This is disheartening, and as I’ve said in previous blog posts, perhaps we need to address the system that has made it so difficult for individual ranchers to keep afloat. Did the U.S. beef industry get a raw deal from the World Trade Organization (WTO) when they deemed MCOOL as a violation of our trade agreements? Perhaps.

And if that’s the case, then note that a few weeks ago in a press conference, President Trump vowed that when he’s done with defunding and dismantling the World Health Organization, he’s going to go after the WTO next. We could be operating under a new set of trade rules in the near future, so the playbook we’ve been following for years could get thrown in the burn barrel in the post-COVID-19 era. Let’s take a close look at our trade deals, which Trump has already been actively doing, and let’s see how to get a better deal for America’s beef producers.

6. We have a shared enemy - animal rights and environmental extremists. I don’t know if these activist groups all sat in on the same Zoom call, but they seem to be working swiftly and with great coordinated gusto during this pandemic. Never let a crisis go to waste, am I right?

Yesterday, I gave you eight examples of how activists are working to run you out of business. While we fight to keep our cattle fed and maintain our family legacies, these clowns are attacking us at every angle. And just to note, because I’ve spoken out about this in the last couple of weeks, they have really ramped up the level of harassment directed toward me on Twitter, Instagram and Facebook. They don’t like being called out, and now that we are awake, we’ve got to push back.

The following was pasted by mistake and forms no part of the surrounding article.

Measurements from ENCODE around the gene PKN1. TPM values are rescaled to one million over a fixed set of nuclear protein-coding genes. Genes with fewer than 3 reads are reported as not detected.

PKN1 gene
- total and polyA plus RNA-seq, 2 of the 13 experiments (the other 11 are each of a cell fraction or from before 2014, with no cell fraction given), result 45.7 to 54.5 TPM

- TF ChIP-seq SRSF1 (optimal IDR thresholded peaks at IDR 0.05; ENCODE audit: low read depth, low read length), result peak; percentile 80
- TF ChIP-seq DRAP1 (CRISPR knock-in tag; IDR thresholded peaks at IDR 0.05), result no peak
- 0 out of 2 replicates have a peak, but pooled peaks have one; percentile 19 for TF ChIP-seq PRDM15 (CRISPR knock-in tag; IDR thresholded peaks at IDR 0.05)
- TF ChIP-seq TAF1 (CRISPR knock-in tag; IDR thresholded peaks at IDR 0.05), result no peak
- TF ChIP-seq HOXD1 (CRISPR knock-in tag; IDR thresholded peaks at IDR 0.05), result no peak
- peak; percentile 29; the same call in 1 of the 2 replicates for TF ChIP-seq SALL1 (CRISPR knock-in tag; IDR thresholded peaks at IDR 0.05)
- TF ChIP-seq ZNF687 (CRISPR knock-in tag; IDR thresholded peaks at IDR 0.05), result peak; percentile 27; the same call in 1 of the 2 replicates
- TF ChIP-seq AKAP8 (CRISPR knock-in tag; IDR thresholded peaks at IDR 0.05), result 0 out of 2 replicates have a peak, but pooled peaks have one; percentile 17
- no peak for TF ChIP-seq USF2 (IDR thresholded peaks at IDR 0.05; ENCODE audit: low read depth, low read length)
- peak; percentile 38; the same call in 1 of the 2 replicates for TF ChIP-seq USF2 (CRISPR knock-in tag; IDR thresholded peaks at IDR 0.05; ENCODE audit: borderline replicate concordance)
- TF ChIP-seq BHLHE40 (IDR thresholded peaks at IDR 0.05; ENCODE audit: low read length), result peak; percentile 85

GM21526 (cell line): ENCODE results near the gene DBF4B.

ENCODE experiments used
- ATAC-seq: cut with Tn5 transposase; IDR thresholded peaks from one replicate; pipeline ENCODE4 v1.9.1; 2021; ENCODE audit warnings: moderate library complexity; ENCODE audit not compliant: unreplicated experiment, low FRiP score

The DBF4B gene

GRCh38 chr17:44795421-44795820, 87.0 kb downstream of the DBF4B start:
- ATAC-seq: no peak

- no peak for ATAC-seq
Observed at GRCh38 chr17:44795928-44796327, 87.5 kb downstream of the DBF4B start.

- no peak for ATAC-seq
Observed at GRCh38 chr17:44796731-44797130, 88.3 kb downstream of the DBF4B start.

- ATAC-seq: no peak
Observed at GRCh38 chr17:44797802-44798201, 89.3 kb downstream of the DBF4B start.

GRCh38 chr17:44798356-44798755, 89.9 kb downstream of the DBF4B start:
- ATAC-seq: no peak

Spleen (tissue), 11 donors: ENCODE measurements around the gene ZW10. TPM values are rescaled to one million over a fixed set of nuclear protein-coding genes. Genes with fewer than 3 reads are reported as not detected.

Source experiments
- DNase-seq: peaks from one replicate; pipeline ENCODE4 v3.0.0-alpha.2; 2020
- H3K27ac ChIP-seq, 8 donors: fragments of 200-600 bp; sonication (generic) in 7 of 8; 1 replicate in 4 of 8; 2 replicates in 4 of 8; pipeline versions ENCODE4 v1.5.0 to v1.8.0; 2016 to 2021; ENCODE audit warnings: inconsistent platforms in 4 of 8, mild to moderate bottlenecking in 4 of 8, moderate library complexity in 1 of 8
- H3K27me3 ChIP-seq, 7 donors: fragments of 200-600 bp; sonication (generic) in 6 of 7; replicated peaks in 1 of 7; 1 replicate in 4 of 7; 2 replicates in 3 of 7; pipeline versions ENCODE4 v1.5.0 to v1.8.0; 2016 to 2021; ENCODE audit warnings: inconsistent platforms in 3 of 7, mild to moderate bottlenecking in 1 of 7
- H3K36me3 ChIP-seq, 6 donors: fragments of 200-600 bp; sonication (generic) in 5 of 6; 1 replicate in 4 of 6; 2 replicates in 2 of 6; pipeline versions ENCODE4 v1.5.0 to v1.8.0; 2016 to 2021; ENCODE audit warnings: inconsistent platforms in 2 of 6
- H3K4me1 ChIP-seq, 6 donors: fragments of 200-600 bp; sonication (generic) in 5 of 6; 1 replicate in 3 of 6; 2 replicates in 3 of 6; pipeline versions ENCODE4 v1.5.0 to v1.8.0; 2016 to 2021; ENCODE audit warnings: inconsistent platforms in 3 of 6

Tomorrow I will address how Senators Cory Booker and Elizabeth Warren are coming after feedlots and auction barns with their Farm System Reform Act. I’ve seen this touted by many agricultural groups on Facebook as a good thing, but beware of these strange bedfellows.

These individuals are certainly not the champions our industry needs to save the American rancher. Don’t fall for the trap.

7. Fighting for our freedom to farm, to work, to live & to support our communities. We need patriots to stand up and speak out to protect our rights as citizens. Even as many of our legislators urge our society to be totally reliant on the government and not return to normal anytime soon (until a microchip and vaccine are created), I want to urge individual ranching families and business owners to continue to fight for our rights to work, to earn a living, to provide for our family, to keep ourselves safe, and to support other small business owners in our communities.